Poelwijk et al. 2019 Nature Communications - Learning the pattern of epistasis linking genotype and phenotype in a protein

Authors: Frank J. Poelwijk, Michael Socolich, and Rama Ranganathan

Link to paper


In this paper, the authors created all \(2^{13}\) intermediary genotypes between two variants of a fluorescent protein separated by 13 base pairs, one red and one blue. They measured the phenotype for all genotypes (combined red + blue fluorescence). They computed various forms of epistatic effects (background-averaged and single-reference) on the phenotype across all orders. They found that (1) a lot of epistasis is present across all orders, but (2) phenotypes could be accurately predicted from a very small amount of epistatic terms, demonstrating that these effects were sparse.


Figure 1


Experimental overview.

1a: There are 13 base pairs that separate two variants of the eqFP611 protein, a fluorescent protein found in the sea anemone Entacmaea quadricolor. These two variants are called mTagBFP2 which has a blue color (left) and mKate2 which has a red color (right). There are \(2^{13} = 8192\) possible genotypes connecting these two variants.

1b: The authors constructed all 8192 genotypes via combinatorial mutagenesis in population of E. coli. FACS was used to retain cells above a certain fluorescence of either the red or blue color. Each genotype was matched to a unique barcode. This barcode was sequenced in the population of sorted cells in order to identify the enrichment of each genotype for each color, computed as the ratio of reads in the sorted population vs. the input population. This ratio is a proxy for the fluorescence of the genotype. For example, if a given genotype is bright red, then its corresponding barcode will have high enrichment in the population of cells with red fluorescence above a certain threshold. The enrichment scores for both red and blue fluorescence were combined quadratically (by taking the square root of the sum of the squares) into a single fluorescence score \(\overline{y}\) as the phenotype. (Would it make sense to treat the red and blue colors as separate phenotypes?)

Next, along with various other quality control steps, the phenotype was transformed in order to remove “global nonlinearities.” The rationale is that any nonlinearity in the phenotype across genotypes is attributed to genetic interaction effects, but if this nonlinearity is present across all genotypes, then it is biologically uninformative and more likely a consequence of the experimental or measurement process. The authors accomplished this by raising the phenotype to some power \(\alpha\) that maximized the variance explained in the phenotype by only 1st and 2nd order effect sizes (see below for how to compute 1st and 2nd order effect sizes). They ended up with \(\alpha = 0.44\). In practice, the authors found that transforming the phenotype in this way did not have a large impact on downstream analyses vs. no transformation (i.e. Figure 2e and 3b look the same). This is quite surprising to me. Shouldn’t taking basically the square root of the phenotype change the “nonlinearity” in the phenotype a lot? Maybe the phenotype does not have a large enough dynamic range for the transformation to change its shape that much.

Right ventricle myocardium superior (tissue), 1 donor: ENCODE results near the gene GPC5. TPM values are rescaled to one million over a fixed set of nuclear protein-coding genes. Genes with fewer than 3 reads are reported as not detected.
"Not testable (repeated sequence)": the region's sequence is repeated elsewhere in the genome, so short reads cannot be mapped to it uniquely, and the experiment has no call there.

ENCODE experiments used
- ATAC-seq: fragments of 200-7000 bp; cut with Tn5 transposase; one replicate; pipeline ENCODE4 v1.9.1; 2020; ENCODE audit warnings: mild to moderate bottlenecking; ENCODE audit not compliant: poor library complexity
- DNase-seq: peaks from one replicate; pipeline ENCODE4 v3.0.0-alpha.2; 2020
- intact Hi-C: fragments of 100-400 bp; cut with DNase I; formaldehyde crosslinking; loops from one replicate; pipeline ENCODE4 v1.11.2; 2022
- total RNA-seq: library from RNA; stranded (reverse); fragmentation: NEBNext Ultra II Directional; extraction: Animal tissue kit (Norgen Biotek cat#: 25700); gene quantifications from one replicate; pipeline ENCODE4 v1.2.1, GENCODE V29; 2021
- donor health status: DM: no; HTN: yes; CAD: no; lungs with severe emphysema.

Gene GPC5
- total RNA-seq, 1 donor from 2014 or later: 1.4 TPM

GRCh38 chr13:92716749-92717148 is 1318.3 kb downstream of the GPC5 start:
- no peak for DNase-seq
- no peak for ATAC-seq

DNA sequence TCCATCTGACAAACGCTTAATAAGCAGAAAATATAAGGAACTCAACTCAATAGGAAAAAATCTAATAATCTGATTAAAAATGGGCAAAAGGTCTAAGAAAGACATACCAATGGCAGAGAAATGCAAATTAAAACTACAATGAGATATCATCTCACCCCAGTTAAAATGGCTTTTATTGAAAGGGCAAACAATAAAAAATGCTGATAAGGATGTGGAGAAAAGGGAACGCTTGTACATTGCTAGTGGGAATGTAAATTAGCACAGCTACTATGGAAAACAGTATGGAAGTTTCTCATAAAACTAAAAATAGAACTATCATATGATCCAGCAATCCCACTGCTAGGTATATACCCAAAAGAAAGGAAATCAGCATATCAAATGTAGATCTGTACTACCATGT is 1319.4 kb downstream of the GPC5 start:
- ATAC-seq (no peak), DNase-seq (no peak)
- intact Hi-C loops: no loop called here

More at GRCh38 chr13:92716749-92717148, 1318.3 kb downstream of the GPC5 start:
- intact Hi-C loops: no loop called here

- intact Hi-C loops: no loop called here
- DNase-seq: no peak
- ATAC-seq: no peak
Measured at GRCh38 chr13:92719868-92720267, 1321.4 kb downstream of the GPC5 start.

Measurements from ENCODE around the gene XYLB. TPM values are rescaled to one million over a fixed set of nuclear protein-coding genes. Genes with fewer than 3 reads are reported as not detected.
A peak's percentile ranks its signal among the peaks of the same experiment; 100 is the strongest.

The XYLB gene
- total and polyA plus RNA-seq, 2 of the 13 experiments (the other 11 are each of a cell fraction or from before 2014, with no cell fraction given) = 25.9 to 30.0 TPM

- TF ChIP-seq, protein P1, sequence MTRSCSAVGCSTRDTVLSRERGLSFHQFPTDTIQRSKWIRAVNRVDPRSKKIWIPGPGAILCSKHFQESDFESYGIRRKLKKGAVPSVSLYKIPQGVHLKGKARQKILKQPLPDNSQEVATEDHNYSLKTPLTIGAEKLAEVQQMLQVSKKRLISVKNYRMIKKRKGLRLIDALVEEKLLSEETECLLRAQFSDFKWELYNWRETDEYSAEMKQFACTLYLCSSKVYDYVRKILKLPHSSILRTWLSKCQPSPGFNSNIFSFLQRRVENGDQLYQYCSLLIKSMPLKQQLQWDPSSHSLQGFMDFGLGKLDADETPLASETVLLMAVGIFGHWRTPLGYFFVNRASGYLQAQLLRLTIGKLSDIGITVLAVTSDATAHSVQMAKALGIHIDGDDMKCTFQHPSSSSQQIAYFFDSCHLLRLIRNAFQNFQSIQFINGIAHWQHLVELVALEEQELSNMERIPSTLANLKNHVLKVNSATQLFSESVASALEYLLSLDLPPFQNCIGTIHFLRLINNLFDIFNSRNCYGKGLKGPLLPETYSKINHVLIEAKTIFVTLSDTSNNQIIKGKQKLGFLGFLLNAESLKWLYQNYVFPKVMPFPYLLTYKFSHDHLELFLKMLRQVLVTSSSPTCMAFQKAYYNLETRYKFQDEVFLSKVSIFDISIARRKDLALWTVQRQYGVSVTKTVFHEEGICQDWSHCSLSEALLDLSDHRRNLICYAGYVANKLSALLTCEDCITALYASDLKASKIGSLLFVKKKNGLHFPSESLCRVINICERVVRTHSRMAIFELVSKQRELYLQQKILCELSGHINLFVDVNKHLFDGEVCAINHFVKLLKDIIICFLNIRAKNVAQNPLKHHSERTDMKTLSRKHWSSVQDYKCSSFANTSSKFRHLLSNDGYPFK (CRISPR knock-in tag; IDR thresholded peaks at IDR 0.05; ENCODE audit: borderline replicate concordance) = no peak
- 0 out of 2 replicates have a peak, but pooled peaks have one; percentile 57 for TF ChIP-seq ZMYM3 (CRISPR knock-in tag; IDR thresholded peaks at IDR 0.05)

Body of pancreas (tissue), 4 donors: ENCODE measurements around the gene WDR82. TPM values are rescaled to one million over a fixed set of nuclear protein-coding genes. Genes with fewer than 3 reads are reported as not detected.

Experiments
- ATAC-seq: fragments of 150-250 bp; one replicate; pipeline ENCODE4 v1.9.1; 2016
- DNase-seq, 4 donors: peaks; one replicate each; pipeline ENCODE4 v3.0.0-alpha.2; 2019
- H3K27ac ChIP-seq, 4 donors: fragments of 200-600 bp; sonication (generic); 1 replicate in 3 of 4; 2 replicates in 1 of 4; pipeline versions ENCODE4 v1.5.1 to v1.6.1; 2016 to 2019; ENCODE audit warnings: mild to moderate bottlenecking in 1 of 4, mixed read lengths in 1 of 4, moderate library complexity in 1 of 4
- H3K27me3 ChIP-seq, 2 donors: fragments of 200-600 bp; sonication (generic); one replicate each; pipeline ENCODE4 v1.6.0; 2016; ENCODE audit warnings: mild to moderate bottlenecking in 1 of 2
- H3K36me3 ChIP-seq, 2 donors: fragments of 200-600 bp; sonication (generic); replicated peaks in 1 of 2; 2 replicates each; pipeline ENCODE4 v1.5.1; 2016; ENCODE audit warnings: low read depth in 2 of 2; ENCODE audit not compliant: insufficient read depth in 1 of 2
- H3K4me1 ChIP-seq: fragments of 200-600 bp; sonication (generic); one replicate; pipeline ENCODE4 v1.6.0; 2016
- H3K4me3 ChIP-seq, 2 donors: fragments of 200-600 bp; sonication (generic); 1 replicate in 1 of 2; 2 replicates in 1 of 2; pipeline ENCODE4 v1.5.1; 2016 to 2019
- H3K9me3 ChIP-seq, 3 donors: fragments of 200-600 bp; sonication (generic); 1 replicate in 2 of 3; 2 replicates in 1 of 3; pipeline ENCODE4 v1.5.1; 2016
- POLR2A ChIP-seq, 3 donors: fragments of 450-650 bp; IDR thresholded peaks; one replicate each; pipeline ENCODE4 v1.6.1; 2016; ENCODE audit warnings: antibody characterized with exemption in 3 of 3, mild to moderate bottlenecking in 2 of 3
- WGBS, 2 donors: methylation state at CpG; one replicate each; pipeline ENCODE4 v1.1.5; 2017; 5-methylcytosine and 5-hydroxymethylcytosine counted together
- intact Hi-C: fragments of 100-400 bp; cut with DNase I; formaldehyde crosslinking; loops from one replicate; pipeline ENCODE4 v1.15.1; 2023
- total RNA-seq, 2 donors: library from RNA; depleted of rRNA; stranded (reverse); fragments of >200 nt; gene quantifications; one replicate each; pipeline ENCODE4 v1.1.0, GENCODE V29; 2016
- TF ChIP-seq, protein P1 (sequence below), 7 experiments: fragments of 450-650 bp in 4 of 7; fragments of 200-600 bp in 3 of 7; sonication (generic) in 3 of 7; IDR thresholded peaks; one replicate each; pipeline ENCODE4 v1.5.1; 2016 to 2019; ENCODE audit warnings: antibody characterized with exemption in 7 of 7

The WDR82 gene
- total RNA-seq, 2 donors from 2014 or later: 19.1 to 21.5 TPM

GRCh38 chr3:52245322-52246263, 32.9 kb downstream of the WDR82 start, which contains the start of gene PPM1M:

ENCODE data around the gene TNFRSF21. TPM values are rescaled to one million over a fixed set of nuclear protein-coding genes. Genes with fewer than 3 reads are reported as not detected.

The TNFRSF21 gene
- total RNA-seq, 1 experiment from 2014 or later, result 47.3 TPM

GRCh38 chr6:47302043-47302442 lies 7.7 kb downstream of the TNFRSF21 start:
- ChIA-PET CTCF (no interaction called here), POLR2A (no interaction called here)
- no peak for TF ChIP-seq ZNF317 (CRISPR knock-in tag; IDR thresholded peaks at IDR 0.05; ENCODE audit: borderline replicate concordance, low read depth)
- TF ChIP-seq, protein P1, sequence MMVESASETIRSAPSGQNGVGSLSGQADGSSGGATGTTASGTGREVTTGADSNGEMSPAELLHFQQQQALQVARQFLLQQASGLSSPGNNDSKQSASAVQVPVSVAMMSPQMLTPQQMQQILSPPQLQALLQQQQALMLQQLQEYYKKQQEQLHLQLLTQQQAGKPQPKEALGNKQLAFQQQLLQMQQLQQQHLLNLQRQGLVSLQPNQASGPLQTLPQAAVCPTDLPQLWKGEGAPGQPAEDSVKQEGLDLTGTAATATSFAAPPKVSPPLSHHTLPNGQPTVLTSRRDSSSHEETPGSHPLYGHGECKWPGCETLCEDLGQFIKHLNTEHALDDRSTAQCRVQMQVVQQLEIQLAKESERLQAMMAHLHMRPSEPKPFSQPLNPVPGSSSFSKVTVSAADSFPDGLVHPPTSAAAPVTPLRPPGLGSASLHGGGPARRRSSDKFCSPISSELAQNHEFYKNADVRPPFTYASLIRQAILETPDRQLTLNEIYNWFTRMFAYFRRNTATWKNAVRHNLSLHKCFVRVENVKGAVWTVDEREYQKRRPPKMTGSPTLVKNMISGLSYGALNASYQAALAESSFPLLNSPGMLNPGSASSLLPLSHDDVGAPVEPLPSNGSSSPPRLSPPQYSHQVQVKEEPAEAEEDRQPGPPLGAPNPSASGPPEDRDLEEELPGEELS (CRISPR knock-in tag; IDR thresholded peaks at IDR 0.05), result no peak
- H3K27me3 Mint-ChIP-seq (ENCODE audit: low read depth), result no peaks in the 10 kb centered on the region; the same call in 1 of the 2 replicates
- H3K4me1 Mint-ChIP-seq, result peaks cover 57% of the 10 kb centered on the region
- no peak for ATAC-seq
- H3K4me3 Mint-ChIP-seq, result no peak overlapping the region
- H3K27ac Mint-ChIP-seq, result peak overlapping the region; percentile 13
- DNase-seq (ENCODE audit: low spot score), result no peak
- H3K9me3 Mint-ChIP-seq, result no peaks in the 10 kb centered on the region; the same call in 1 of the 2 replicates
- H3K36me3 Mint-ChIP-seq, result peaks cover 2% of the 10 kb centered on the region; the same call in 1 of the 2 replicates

1c: The distribution of fluorescence scores for all 8192 genotypes. mKate2 and mTagBFP2 are indicated in the figure. Most genotypes exhibit low fluorescence (below the detection limit indicated by the dotted line).

Figure 2


Definition of epistasis.

2a: First order effect for a given variant is computed by taking the difference in the phenotype containing the variant vs. without the variant, then averaging this difference over all 212 background genotypes for the remaining variants. This procedure is known as “background-averaging.” Shown are the fluorescence values for the presence vs. absence of the Y197R variant with a single arbitrary genotype as the background.

2b: Second order effect for a given variant pair is computed by taking the difference in the first order effect of one variant with vs. without the other variant present. Alternatively, we can take the phenotype with both variants, subtract off both 1st order effects for each of the variants (with respect to the background phenotype), and subtract off the background phenotype. These two procedures are equivalent. As before, we average this value over all 211 background genotypes for the remaining variants.

2c: Third order effect for a given variant triplet is computed by taking the difference in the second order effect of any two variants with vs. without the other variant present. Alternatively, we can take the phenotype with all three variants, subtract off 1st order effects for all variants (with respect to the background phenotype), subtract off all 2nd order effects for all pairs of variants (with respect to the background phenotype), and subtract off the background phenotype. These two procedures are equivalent. As before, we average this value over all background genotypes.

In general, given \(N\) mutations, background-averaged epistatic terms are computed using the following formula:

\[ \overline{\omega} = \Omega \overline{y} \]

where \(\overline{\omega}\) is a \(2^N\)-vector of interaction effect sizes, \(\Omega\) is the “epistasis operator” (which is actually exactly the Walsh-Hadamard transform (something like a discrete analog of the Fourier transform) up to a scaling factor), and \(\overline{y}\) is the mean phenotype for all \(2^N\) genotypes.

2d: Variants involved in large epistatic interactions. These variants are found all over the gene.